of an American Icon
My 27 years with Walt have been and continue to be rewarding, challenging, and inspiring. My intentWalt Whitman:
of an American Icon
My 27 years with Walt have been and continue to be rewarding, challenging, and inspiring. My intention has always been to exhibit rather than write or lecture about my Walt Whitman Collection. When devotion and passion are given to something you truly enjoy, it’s inevitable that audiences will be interested to see what you collect, curious in learning why you collect and learning about the collector.
The primary focus of the collection is the commercialization of Whitman’s name, image, and body of works in memorabilia, ephemeral material, commercial products, fine art, and digital format. My reason for this madness is to enrich my knowledge of the past, preserve this aspect of collecting for future generations, and acquaint myself with the phenomenon of Whitman’s popularity. I stress that my intention is not to make a critical appraisal of his writing, but rather to generate curiosity among those not familiar with Whitman’s work, hoping it would spark an interest in familiarizing themselves with his poetry and fascinating life.
This fascination humbly began while I was researching material for an article about American poets on stamps. To my astonishment along the way I learned that the Walt Whitman House in Camden, New Jersey, was only several miles from where I lived as a teenager. I soon discovered that Walt has been depicted on advertising for cigars (ironically he never smoked), coffee, beer (he also never drank), insurance, and the list goes on and on! There are also places named after him—the Walt Whitman bridge, high schools, a shopping mall, parks, apartment building, bookstores, just to name a few.
But surprisingly, this commercialization began as early as the 1880's and Walt was not entirely opposed in having his image and name attached to products. When Whitman saw his image on a cigar box he laughed and said, "that is fame, giving the hat a little more height and it would not be such an offense." Sadly, Whitman received no monetary compensation for the usage of his image, and ironically he never smoked...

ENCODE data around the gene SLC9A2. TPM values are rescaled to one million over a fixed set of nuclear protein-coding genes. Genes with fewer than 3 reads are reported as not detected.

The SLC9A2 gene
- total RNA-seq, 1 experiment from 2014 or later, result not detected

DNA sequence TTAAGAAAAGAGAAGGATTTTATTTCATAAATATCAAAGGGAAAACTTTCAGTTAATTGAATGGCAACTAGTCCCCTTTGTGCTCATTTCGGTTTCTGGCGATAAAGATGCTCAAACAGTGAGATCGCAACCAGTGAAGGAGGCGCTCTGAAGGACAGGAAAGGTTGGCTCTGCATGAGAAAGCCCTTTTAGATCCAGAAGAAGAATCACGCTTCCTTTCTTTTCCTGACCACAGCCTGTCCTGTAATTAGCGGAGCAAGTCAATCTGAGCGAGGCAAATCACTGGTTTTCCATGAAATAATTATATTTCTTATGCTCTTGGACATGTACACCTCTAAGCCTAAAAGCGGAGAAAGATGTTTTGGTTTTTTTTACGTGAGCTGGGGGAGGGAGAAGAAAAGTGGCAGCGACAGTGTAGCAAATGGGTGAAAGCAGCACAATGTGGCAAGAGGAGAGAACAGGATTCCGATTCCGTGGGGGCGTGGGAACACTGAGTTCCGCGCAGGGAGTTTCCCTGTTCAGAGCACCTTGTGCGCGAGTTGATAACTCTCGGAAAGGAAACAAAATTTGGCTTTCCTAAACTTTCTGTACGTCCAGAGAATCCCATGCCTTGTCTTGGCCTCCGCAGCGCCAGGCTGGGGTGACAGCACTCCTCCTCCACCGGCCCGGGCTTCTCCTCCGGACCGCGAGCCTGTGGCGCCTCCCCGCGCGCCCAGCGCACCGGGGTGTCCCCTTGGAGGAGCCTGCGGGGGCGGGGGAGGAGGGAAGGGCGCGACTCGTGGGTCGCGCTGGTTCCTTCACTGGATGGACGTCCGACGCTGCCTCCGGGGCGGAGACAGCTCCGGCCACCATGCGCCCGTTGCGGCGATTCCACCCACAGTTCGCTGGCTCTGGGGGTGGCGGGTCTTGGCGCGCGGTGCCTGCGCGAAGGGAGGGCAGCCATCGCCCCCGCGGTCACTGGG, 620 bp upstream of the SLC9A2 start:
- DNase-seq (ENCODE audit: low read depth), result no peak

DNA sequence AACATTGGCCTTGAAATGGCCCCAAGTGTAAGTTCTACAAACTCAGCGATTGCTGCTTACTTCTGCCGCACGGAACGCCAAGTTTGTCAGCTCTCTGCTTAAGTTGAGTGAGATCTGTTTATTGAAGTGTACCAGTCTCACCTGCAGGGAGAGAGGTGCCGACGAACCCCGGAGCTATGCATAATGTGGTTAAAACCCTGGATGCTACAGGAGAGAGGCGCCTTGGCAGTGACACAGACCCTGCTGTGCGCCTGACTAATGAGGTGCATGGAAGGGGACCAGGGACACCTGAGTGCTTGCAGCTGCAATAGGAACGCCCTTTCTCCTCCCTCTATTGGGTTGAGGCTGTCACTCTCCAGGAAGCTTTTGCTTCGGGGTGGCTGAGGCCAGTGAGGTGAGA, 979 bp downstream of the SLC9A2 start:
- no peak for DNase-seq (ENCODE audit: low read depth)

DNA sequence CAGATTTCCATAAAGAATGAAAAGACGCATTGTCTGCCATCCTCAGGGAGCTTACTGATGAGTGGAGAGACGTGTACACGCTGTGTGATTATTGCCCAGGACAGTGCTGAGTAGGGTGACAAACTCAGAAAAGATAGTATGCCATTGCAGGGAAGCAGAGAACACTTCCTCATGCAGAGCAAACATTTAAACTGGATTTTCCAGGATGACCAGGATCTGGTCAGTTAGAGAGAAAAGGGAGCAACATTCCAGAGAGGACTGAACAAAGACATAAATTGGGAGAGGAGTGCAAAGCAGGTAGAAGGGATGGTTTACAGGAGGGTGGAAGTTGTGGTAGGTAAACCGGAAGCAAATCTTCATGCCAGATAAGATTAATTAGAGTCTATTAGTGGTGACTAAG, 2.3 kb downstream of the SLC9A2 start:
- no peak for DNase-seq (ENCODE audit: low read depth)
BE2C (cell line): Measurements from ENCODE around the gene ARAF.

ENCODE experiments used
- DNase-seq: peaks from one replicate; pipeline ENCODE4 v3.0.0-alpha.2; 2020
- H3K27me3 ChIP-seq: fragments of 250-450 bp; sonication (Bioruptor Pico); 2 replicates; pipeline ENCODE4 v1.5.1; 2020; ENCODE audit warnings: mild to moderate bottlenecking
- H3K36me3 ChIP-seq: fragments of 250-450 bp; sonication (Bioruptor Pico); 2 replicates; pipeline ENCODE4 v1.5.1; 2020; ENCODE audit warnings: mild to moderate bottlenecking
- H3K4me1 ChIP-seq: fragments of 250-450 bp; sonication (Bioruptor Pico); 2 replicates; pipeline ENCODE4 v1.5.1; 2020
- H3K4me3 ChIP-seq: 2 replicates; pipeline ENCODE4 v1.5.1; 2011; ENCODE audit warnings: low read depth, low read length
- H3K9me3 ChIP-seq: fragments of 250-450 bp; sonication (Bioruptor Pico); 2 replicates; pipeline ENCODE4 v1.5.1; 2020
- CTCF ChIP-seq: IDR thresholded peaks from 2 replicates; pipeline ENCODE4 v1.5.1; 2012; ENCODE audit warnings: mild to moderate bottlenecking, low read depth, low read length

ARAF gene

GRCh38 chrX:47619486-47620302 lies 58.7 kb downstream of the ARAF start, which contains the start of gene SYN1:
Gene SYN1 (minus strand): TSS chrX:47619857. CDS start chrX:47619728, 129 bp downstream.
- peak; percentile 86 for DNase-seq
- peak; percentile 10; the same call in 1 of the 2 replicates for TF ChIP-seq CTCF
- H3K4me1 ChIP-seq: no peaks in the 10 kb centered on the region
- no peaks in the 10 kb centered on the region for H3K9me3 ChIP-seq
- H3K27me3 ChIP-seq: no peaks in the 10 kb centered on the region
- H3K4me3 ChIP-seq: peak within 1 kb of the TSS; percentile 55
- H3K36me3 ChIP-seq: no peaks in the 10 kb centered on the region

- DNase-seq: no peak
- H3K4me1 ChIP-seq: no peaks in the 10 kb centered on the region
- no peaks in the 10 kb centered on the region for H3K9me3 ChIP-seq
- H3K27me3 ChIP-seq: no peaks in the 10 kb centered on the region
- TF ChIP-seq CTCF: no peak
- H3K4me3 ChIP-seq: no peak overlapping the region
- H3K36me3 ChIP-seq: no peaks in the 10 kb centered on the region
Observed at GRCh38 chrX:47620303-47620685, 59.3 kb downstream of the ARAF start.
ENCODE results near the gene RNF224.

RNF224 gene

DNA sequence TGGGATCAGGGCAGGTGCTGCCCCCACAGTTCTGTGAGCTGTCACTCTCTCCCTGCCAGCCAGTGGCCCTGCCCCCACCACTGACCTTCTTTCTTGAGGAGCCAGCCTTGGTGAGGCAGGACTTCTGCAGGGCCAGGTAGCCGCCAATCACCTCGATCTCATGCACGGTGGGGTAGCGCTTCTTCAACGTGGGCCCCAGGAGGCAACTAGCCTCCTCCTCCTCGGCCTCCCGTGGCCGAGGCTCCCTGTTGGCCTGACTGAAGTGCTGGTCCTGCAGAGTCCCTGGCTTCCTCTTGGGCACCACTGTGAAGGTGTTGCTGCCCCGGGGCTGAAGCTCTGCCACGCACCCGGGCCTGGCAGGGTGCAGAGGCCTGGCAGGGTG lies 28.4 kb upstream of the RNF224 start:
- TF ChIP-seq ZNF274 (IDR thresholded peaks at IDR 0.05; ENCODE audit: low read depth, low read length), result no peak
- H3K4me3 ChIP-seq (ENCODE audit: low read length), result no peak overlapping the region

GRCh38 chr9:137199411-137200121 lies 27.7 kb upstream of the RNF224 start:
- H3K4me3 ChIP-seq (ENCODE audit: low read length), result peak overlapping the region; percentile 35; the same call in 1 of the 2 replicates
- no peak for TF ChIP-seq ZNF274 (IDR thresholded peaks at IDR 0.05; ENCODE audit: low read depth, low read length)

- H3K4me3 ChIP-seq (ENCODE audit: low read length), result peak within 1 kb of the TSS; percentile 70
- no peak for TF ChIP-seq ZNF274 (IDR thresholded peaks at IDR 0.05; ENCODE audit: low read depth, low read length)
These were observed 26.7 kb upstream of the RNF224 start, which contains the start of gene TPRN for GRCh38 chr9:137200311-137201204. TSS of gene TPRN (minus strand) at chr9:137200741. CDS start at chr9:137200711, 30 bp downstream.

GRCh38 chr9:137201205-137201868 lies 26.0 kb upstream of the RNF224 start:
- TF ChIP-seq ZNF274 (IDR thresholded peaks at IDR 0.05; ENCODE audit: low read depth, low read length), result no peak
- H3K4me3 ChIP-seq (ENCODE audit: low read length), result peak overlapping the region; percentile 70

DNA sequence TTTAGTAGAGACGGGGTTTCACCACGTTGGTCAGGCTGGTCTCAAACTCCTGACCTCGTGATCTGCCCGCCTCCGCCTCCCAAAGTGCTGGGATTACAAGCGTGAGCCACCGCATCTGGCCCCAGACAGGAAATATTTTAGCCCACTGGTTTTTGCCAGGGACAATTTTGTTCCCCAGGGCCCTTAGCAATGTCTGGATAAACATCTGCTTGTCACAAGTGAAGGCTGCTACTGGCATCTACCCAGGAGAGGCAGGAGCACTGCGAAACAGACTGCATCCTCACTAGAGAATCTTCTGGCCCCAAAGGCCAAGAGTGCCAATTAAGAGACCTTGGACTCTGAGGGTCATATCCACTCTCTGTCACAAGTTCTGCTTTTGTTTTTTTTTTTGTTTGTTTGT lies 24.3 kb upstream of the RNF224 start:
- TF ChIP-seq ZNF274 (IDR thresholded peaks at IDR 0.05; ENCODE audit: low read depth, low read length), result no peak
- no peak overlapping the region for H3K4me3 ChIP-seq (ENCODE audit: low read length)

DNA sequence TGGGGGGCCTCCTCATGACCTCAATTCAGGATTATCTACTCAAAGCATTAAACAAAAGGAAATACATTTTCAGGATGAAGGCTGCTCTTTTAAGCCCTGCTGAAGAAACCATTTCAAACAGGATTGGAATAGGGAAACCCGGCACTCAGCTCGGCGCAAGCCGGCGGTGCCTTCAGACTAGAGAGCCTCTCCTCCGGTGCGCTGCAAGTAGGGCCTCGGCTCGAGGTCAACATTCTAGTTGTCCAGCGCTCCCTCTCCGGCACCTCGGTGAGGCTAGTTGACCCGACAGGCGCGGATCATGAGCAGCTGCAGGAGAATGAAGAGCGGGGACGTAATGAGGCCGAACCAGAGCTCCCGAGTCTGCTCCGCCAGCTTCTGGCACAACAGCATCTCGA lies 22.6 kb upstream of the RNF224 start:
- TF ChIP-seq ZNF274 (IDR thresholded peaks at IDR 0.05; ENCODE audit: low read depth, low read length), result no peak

Up until the mid-1960s, corporate America invoked Whitman’s name and image with high reverence due to his iconic literary stature and fame through advertisements, services, products and merchandise having no connection to him.
As we enter the 1970s and beyond, Whitman’s image and poetry took an entirely different status in the mass media, (TV, radio, internet, movies for example). Today’s Whitman is more ambiguous, daring, complex, edgy and playful. Countless erotic photography books, he has appear on gay/straight porn publications, awful tasting gum, NYC subway card, Marilyn Monroe wall tile, just a few samples among the dozens of items in my collection...
To see more of my collection, learn about upcoming Whitman events, and read more about his poetry, please visit the following links:
http://rivertonhistory.com/2015/03/walt-whitman-i-finally-heard-him-singing-thanks-to-ed-centeno/ (showing a portion of my collection)
http://www.waltwhitman.org/ (Walt Whitman Birthplace)
http://www.whitmanarchive.org/ (Walt Whitman website)
http://www.loc.gov/rr/program/bib/whitman/ (Library of Congress Archives)
Centeno_005@hotmail.com (my personal email)
email@example.com (12th annual marathon reading “Song of Myself”) (Read more)